When one modern bike rider decided to decelerate into a more laid-back lifestyle, a 1930s Sunbeam single provided the perfect vehicle for his transition. Henry Gregson reveals what turned out to be a challenging project…
Anyone who has performed a total restoration, starting with only a box of bits of unknown origin and quantity, knows it’s not easy. Geoff is quite a talented engineer so he was up to the task, and ‘slowing down’ didn’t cover his workshop sessions. He was more than up to the challenge.
The story begins with the purchase at online auction of said box of bits, described as a 1939 350cc Sunbeam B24 high camshaft model, located in Oswestry on the Welsh border. After collecting his new project and arranging the parts on the garage floor to perform a ‘stock check’, it was obvious to Geoff that quite a few parts were missing and that others were badly in need of repair. Both hubs were there, but minus the rims and spokes. The headlight, handlebars, levers, battery cage, toolbox and chronometric speedometer were missing. More importantly, the left-side crankcase was missing a mounting lug, which was going to require fabricating and welding. In the rightside case, the threads for the pushrod tubes were stripped, and so on. Some serious repair work was required on these items; ditto for the inner primary chaincase which required areas of welding.
There was however better news regarding the cylinder, which had been re-bored and came supplied with a new piston and rings. New valve guides were required and, while this work was being undertaken, Geoff took the opportunity to convert the valve operation from hairspring to a more conventional coil spring arrangement.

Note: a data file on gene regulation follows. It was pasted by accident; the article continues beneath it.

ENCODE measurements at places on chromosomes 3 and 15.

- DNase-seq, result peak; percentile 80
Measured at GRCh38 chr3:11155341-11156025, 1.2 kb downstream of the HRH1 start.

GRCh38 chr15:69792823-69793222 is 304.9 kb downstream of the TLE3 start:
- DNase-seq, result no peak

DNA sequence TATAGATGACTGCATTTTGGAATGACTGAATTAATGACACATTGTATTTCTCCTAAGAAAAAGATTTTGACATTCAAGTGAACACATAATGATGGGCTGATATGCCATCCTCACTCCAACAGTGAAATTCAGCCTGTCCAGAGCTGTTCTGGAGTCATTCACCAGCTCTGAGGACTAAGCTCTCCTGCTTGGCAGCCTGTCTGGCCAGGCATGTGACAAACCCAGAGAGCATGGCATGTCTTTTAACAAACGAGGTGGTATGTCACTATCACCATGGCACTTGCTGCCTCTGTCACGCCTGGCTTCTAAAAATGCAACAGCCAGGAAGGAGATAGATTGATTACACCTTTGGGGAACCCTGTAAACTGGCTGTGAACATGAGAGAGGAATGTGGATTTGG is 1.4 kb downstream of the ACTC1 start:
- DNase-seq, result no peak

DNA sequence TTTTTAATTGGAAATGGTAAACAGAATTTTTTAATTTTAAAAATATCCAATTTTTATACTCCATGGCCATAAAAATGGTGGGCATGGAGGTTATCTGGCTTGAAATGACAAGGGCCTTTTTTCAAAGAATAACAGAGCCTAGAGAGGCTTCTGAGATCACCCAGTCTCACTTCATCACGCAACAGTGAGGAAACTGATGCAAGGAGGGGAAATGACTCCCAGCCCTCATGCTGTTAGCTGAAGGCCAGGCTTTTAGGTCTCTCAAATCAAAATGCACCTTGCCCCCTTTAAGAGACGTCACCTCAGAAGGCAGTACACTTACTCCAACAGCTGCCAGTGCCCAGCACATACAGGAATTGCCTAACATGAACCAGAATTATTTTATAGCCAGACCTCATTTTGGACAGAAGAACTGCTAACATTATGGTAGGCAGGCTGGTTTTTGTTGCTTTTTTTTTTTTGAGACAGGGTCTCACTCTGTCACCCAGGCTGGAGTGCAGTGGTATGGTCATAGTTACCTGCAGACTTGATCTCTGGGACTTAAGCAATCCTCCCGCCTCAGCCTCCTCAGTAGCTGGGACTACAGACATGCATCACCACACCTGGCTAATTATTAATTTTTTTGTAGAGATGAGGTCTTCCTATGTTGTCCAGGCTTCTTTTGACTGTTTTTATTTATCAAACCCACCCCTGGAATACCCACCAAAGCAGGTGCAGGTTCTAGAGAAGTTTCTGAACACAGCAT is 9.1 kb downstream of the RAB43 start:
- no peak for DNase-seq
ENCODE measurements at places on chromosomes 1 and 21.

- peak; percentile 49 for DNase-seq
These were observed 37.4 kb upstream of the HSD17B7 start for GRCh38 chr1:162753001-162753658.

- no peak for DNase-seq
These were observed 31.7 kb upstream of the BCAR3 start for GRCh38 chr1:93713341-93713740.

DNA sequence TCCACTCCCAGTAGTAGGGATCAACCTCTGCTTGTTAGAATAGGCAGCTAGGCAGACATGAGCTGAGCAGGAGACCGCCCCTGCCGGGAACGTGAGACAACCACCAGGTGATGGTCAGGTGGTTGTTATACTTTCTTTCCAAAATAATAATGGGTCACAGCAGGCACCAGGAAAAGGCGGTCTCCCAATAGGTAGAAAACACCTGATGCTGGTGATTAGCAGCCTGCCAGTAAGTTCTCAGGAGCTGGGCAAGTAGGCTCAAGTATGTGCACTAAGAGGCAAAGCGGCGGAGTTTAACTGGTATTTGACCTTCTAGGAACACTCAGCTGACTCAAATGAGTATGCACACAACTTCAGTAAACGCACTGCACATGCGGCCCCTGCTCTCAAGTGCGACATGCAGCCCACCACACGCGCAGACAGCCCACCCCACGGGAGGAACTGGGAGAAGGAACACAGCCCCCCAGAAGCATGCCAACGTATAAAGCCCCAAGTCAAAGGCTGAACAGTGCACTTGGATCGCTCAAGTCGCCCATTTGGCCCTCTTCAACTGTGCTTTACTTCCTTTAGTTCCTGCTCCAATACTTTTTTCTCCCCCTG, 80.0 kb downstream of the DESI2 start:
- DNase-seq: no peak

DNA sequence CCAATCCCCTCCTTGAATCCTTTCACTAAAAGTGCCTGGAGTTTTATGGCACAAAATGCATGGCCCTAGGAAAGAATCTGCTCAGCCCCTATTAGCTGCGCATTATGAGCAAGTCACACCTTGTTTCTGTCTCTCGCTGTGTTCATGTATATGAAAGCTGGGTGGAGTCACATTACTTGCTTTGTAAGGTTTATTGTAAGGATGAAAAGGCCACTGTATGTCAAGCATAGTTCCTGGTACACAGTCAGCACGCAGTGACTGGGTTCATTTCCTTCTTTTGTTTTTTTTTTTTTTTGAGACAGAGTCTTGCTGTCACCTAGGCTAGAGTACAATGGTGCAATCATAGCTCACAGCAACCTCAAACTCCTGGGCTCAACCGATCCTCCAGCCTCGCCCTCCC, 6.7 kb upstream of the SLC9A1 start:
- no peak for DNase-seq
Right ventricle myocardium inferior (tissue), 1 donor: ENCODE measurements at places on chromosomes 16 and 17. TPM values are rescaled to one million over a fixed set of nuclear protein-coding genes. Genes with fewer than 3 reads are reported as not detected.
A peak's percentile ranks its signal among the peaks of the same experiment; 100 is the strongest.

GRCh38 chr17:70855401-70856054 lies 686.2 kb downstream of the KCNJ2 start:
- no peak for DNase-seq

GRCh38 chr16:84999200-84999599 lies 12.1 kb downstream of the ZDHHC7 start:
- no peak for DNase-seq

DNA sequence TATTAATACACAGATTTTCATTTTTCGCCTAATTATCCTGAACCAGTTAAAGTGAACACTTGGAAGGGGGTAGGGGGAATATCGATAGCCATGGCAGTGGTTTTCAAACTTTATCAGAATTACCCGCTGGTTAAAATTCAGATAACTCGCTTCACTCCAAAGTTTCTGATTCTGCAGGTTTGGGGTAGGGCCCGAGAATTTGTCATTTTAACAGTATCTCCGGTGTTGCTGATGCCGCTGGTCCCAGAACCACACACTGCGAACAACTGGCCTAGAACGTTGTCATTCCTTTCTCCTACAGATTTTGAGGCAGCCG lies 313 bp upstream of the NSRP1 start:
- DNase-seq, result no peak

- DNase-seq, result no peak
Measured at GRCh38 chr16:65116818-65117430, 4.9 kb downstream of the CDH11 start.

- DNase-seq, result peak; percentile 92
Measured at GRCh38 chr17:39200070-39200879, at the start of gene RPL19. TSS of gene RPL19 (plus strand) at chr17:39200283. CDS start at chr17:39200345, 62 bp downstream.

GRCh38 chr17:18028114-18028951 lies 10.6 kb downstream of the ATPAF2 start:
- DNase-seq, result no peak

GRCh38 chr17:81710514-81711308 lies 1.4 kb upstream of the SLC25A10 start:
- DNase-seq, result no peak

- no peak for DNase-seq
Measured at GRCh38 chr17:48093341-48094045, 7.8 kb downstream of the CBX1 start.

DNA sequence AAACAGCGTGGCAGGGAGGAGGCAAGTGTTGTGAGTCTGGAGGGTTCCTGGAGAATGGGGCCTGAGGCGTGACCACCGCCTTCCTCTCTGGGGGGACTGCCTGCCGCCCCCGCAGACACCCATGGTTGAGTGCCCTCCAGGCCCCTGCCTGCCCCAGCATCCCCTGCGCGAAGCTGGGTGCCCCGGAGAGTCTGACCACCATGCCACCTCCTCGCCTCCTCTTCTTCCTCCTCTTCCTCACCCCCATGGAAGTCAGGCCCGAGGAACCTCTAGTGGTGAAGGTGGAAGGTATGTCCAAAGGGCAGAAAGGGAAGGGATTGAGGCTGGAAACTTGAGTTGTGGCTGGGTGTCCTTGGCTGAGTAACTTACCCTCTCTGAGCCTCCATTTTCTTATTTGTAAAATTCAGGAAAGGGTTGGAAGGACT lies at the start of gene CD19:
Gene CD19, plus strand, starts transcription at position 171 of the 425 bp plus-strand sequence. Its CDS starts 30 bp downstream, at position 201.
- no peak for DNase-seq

At the bottom of the engine, the big end was checked and new main bearings fitted. The bad news continued when Geoff found that the oil pump was stuck. Removal required the crankcase to be drilled and then heated before the pump could be punched out. When Geoff took possession of the project, the engine had already been stripped: wonder why? The reason rapidly became obvious when it was discovered that a cam follower foot had sheared off. A new one had to be fabricated, and to complete the job new camshaft bushes were fitted too.
The Burman gearbox was stripped and all bearings replaced as were the clutch plates and all chains. Corrosion had taken a heavy toll of the timing cover and no amount of work could restore it. So a (very) good friend of Geoff’s wrote a software programme and CNC machined a new one out of billet alloy.
And there were moment of good fortune to offset the bad luck – a suitable horn was acquired from an autojumble for the princely sum of £1!
Inevitably, the wiring harness needed to be renewed and one was built from scratch. A reconditioned magneto, dynamo and rectifier were also added to ensure that everything was going to be as sound as possible in the electrical department.